When Mary Manko tried to tell her children that she had been interned at Spirit Lake internment camp in Quebec during the First World War, they did not believe her.
Records were destroyed and little had been written about the internment of Ukrainians, Hungarians, Serbians, Croatians, Germans and others who were branded as "enemy aliens," stripped of their civil liberties and placed in camps following the War Measures Act of Aug. 22, 1914.
Lubomyr Luciuk and the Ukrainian Canadian Civil Liberties Association have been trying to change that. Manko, whose sister died there, sought only acknowledgement, and did not want an apology.
It has taken 25 years, says Luciuk, a professor at the Royal Military College of Canada in Ontario, but the recognition Manko longed for will soon be met by a commemorative ceremony that will take place across Canada, including much of Winnipeg, on the 100th anniversary of the act, Aug. 22, 2014.
On that day, 100 plaques will be unveiled simultaneously across the country.
Most of those sent to the camps were Ukrainians who had been encouraged to come to Canada in search of a better life, but were incarcerated when war broke out simply because they had formerly lived under the rule of the Austro-Hungarian Empire.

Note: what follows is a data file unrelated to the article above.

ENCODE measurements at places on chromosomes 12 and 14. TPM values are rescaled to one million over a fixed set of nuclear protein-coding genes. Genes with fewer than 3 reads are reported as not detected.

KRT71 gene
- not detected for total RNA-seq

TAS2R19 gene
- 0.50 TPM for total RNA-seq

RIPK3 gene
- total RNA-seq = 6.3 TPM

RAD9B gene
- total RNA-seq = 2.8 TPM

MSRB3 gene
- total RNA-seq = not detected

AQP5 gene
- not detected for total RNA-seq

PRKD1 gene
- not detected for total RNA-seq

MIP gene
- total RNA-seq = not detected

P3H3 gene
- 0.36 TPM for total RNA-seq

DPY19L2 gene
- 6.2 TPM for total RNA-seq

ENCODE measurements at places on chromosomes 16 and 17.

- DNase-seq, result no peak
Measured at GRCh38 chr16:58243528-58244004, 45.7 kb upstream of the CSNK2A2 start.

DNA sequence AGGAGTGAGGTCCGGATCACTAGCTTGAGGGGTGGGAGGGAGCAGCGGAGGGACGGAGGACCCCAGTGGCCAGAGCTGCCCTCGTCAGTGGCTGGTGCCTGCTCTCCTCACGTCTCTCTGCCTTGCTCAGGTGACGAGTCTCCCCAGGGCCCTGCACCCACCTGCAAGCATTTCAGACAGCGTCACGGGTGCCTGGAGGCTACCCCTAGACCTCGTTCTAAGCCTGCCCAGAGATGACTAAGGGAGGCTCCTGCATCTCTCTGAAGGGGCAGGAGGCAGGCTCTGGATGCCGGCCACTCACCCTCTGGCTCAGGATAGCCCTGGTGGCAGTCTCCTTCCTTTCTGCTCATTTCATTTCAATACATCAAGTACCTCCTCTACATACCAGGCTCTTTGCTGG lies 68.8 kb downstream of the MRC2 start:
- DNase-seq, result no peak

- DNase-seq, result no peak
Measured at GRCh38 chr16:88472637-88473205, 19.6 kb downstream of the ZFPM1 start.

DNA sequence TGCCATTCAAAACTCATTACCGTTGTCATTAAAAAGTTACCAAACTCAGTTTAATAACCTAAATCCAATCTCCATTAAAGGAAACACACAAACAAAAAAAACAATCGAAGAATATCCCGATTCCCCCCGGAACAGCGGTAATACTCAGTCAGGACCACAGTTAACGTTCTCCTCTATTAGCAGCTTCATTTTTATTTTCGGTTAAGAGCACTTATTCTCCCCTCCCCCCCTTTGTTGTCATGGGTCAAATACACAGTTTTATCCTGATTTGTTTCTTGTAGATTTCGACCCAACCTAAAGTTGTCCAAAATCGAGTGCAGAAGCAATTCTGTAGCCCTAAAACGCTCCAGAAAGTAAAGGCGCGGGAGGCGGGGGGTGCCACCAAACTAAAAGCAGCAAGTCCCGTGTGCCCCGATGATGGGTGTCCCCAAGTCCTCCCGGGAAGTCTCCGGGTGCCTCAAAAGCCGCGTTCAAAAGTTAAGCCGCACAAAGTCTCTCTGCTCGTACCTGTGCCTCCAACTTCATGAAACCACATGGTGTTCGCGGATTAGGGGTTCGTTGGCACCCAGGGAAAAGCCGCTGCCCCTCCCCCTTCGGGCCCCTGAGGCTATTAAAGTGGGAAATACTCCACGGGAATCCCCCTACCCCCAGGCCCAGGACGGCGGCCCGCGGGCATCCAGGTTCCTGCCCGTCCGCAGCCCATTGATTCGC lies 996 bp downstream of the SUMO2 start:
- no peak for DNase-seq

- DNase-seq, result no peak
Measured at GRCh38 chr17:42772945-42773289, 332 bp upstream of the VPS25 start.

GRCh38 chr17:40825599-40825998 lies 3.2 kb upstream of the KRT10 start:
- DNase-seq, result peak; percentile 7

"One hundred years ago there was a wave of repression that swept across the country from east to west and now, 100 years later, we will be replacing that with a wave of national memory from east to west," Luciuk said during a phone interview.
The first plaque will be unveiled in Amherst, N.S. with the final plaque to be unveiled in Nanaimo, B.C.
In Manitoba, up to 900 so called "enemy aliens" were housed at an internment camp in Brandon. A receiving station was located in Winnipeg.
Plaques will be unveiled at 23 sites in Manitoba on Aug. 22, including eight locations in north Winnipeg.
"Winnipeg was very quick to respond," says Luciuk. "There was very positive, supportive feedback."
St. Joseph’s Ukrainian Catholic Church at 250 Jefferson Ave. is one of the sites unveiling a plaque.
"I have had the good fortune to work with Lubomyr Luciuk in the early stages of uncovering this black chapter in Canadian History," says Pastor Bohdan Lukie of St. Joseph’s. "Happily, I am pleased to state that we were the first to accept this privilege."
Luciuk stresses how Manko always told him, "The campaign should be about memory, not money."
Manko was six when she was interned, one of about 8,579 people held in 24 camps across the country. Some 107 internees died there.
For more information visit www.uccla.ca (under CTO).
Cheryl Girard is a community correspondent for West Kildonan. You can contact her at email@example.com